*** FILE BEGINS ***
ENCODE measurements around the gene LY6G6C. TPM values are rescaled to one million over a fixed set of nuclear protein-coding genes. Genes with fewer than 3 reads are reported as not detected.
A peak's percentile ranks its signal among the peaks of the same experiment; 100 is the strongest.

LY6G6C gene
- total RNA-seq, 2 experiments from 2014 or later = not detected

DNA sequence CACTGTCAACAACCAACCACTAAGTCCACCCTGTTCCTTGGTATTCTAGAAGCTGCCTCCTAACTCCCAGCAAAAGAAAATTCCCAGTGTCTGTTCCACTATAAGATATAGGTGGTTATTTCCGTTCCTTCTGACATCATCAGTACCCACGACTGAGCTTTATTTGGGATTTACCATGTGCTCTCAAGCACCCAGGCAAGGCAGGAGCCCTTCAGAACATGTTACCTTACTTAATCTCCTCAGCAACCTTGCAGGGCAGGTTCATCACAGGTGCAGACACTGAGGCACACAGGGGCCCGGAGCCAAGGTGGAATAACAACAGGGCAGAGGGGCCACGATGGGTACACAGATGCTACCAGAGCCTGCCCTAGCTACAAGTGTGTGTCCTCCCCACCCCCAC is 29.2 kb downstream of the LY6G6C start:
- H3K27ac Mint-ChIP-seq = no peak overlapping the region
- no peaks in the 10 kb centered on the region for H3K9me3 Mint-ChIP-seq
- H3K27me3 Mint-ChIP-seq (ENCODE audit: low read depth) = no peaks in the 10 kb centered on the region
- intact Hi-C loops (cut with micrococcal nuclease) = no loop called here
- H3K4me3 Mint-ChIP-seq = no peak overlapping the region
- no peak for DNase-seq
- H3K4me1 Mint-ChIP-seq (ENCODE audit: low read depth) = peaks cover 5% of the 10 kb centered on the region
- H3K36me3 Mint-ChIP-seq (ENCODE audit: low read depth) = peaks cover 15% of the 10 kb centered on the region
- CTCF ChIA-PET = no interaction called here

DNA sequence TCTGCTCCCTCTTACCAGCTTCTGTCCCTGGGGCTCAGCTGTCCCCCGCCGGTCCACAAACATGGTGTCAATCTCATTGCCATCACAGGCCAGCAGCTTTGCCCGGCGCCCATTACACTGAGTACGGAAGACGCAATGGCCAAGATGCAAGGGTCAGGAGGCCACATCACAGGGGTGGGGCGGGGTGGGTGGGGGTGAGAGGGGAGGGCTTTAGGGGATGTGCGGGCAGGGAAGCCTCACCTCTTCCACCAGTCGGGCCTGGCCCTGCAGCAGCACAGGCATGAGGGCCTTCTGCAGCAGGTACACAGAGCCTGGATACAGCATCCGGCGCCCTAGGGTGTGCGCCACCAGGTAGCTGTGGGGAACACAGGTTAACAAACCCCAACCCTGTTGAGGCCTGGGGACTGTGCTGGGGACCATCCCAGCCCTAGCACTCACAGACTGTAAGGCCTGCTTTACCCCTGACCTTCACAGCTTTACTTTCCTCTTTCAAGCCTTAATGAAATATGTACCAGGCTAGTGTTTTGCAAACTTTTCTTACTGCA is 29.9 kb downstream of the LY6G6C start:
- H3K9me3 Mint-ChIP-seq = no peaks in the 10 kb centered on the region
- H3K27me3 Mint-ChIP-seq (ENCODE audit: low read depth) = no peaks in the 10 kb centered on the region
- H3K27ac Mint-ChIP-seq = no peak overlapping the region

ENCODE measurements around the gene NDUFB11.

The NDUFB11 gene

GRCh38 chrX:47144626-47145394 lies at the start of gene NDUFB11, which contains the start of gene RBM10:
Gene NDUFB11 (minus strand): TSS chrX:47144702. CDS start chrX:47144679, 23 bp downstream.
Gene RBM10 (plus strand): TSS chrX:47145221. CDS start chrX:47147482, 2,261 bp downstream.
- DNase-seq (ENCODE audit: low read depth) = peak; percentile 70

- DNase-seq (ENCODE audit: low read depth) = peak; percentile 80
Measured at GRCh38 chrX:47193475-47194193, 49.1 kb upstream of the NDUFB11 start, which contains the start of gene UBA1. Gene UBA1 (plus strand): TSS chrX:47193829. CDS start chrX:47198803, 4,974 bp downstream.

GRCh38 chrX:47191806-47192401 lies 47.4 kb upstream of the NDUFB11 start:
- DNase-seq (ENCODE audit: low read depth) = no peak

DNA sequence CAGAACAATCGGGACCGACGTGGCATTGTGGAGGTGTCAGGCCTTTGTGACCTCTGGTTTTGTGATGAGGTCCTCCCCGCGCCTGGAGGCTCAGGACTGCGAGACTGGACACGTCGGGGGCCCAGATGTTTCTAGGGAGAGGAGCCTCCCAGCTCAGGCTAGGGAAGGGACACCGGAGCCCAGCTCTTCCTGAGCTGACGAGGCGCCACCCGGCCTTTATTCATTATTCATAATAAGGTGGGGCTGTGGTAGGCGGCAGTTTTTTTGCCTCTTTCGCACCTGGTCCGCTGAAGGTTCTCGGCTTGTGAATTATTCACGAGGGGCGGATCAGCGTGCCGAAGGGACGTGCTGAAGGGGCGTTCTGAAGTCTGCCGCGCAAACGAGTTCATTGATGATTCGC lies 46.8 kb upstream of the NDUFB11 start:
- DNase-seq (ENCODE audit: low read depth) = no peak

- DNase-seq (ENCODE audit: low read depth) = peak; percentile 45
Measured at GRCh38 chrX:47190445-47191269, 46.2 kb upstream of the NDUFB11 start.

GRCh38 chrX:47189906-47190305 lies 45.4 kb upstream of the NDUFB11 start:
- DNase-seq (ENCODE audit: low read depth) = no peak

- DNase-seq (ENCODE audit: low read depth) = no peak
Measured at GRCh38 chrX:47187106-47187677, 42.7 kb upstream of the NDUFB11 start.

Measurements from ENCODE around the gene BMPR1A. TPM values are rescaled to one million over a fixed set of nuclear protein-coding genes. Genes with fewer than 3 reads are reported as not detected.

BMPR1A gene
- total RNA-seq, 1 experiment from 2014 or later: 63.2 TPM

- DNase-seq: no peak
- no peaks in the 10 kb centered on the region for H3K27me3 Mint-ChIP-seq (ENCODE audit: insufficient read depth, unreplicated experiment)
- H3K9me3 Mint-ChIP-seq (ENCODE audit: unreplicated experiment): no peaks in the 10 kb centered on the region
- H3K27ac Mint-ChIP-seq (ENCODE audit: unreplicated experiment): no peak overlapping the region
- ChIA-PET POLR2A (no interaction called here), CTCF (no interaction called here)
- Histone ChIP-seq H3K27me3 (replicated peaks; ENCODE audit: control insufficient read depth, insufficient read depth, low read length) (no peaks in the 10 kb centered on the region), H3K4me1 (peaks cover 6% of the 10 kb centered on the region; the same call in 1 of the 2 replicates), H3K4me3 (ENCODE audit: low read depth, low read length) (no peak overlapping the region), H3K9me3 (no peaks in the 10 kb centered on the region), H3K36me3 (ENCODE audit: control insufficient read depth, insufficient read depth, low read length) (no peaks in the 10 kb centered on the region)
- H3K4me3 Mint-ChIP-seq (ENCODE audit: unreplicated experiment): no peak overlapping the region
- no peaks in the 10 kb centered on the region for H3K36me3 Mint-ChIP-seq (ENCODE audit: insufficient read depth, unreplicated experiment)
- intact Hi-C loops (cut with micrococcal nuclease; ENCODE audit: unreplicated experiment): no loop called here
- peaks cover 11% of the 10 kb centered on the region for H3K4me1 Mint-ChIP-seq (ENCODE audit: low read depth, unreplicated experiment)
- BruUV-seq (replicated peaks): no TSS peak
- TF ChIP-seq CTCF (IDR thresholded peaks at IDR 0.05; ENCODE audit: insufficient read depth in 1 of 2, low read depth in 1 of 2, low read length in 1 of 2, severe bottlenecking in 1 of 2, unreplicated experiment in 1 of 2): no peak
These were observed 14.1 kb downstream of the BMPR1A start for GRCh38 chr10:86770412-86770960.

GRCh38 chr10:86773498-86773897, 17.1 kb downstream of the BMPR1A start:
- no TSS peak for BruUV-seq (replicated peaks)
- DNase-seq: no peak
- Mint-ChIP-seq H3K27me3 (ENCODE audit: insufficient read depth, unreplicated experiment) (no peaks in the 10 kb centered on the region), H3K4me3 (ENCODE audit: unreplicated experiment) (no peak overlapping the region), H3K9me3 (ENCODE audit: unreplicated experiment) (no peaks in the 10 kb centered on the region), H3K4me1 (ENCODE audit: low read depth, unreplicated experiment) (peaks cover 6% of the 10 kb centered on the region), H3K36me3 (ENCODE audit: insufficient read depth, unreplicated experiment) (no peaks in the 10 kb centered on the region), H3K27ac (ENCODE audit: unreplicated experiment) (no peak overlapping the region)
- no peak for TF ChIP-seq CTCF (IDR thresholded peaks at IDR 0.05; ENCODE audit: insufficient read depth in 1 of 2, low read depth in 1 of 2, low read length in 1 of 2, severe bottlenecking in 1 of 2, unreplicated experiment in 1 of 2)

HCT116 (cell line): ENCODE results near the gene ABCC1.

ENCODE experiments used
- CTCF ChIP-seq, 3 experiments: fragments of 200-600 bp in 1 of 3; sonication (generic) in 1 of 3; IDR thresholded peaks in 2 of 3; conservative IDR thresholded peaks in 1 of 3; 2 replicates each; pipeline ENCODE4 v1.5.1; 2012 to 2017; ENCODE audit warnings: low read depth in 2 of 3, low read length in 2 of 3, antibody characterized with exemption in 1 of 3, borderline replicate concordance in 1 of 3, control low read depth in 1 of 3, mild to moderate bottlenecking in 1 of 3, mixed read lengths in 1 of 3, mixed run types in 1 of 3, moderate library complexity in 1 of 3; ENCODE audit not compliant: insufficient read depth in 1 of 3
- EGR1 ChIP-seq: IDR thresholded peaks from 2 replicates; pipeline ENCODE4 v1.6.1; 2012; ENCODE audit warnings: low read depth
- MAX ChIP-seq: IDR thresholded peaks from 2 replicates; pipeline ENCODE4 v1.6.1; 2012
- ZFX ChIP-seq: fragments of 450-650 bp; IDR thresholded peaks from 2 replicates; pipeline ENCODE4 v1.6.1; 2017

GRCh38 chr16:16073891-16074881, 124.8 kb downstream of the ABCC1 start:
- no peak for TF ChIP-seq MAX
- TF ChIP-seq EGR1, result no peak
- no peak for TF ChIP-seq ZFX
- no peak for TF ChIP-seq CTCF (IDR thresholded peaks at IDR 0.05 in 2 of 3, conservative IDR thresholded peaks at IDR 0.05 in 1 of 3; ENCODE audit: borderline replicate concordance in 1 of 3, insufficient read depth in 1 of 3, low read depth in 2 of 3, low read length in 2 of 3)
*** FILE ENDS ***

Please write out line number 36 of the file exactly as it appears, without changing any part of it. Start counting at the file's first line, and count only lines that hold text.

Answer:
Measured at GRCh38 chrX:47187106-47187677, 42.7 kb upstream of the NDUFB11 start.